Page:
By neuromarketing consulting companies, Fusión Comunicación is the one that presents a higher percentage of employees with Master’s degrees, specifically in the Neuromarketing specialty, with up to 7 people of a total of 12, whose university training is, also, Administration and Direction of Businesses, that is, the second university degree with the most representative percentage among the profiles used by the sector (Table 6).
The consulting company with the most number of Ph.D. employees would be Neurostrategy, with three doctors, as well as two other employees with an MBA, but we have to keep in mind that the work teams of this company are variable, since the employees and their profiles are selected for hiring based on the service they are going to provide at all times. Therefore, seen in this way, it corresponds to Neurologyca to occupy the second place according to the criterion of the higher level in training of its work team since it is about a team of nine permanent employees, of which two are doctors (one in the field of Neuroscience), two have an MBA degree, and two others also have private training in Neuroscience, which places Neurologyca with a total of six employees with higher education. As a curiosity, Neurologyca stands out from the rest for counting on an academic profile uncommon in this professional field, like Engineering in Oceanographic Sciences, which one of its doctors possesses, with a post-doctorate in Artificial Vision (Table 6).
Regarding the number of employees that certify the dominant degree, in Psychology, the consulting companies Goli Neuromarketing and EMO Insights top the ranking in the most hired with that profile, with three employees each. However, sometimes EMO Insights expands that number to four because another one of the members of its indirect team is a psychologist as well. Meanwhile, Neurostrategy claims to have four psychologists as well, always on demand and depending on the necessities of each project, which gives a temporary character to the hiring of these profiles. Thus, even if the data are more significant because they prove that degrees in psychology are the most valued and requested by the company, it is not feasible placing it as #1 in the ranking of companies with the most number of employees with this profile, given that it is a more unstable work character. Meanwhile, Sociograph is the only consulting company that does not have any psychologist in its workforce.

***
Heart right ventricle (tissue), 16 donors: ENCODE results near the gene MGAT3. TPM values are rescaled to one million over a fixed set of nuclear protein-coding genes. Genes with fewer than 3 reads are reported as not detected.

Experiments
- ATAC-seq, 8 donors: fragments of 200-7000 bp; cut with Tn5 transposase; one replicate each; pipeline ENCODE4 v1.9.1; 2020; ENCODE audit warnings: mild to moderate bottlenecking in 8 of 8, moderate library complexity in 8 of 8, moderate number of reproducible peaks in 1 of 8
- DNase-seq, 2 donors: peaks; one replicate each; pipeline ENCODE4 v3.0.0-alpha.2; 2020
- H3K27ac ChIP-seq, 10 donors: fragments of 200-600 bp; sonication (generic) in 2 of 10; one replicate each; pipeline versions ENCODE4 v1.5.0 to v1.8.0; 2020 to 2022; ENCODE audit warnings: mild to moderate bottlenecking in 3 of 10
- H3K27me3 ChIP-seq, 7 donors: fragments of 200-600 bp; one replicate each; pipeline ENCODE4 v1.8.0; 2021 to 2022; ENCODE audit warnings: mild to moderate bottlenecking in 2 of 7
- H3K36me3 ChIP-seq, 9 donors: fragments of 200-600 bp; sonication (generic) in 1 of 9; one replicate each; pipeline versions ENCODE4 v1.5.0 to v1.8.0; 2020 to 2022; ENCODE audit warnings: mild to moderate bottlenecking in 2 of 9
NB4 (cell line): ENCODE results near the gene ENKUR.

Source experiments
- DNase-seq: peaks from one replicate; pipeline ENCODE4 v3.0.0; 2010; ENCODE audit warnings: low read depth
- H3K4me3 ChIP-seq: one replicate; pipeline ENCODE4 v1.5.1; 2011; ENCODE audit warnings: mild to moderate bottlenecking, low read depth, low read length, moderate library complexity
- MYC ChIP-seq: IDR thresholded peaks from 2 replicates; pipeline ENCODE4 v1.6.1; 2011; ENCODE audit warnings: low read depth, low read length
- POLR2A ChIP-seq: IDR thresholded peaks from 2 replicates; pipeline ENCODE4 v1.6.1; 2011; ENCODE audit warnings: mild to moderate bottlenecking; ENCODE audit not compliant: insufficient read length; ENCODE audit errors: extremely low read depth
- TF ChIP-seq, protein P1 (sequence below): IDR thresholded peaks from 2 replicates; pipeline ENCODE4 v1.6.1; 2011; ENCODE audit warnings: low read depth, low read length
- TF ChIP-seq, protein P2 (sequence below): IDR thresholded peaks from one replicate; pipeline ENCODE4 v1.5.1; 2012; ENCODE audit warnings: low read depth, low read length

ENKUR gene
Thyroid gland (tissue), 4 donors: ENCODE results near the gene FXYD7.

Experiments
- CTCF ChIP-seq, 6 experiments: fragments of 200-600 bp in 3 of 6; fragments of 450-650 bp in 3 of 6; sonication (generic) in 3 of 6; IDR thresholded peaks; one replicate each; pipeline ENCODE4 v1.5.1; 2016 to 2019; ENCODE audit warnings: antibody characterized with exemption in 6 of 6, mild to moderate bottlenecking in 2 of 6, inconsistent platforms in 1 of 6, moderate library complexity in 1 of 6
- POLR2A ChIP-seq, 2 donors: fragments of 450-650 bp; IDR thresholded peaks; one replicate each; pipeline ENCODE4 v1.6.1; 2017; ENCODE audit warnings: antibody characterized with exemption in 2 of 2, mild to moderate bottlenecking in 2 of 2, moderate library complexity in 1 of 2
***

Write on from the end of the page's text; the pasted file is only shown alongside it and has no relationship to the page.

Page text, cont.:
On the other hand, if Fusión Comunicación is the consulting company that concentrates a higher percentage of employees with an academic profile in Business Administration and Management, in the case of the computer science degree, equally representative in the composition of the teams, Goli Neuromarketing is the company with the highest number of qualified employees in this knowledge field in the sector, with three computer engineers. Likewise, Goli Neuromarketing shares with Fusión Comunicación the fact that it does not have any doctorate among its employees. It is followed by Neurostrategy with two computer scientists, but again, the data have to be taken very cautiously, because, as we know, the hiring of employees by this consultancy is variable and responds to a criterion of consulting needs according to the type of projects.
Methodological and Technological Resources
To be able to achieve this overview in the study of the methodologies used by our country’s neuromarketing consulting companies, it has been clearly decisive to distinguish between own methodologies and third-party methodologies (Table 6). In this sense, it is understood by its own methodology, the one that the company has developed by its own initiative and based on an exclusive software, to fulfill specific objectives. This is important for them to be able to acquire any specialization in their sector and the necessary competitive advantage over the rest of the companies. On the contrary, third-party methodologies are the ones that the neuromarketing companies use in their studies through the acquisition of licenses because they have not been developed by them in any way, but their validity is unavoidable and their usage appears indispensable for the adequate provision of their services. In that case, the most frequently used third-party methodologies come from technological equipment and software developers specific to neuromarketing, like iMotions and Bitbrain, the main supplier in the sector in Spain. In the case at hand, it is noted, in general for the entire sample, that the modus operandi of the development of in-house methodologies often concludes either with a patent or by registering them through copyright, something they use strategically to add value to their business. On numerous occasions, the methodologies developed in-house are a redesign or an adaptation of third-party methodologies. Both in-house and third party are necessary, while in-house methodologies and technological implementations enrich their research, helping them in orientating and extracting data with more precision according to the specific objectives of each project; third-party methodologies are the vital support from which the companies start any of their studies.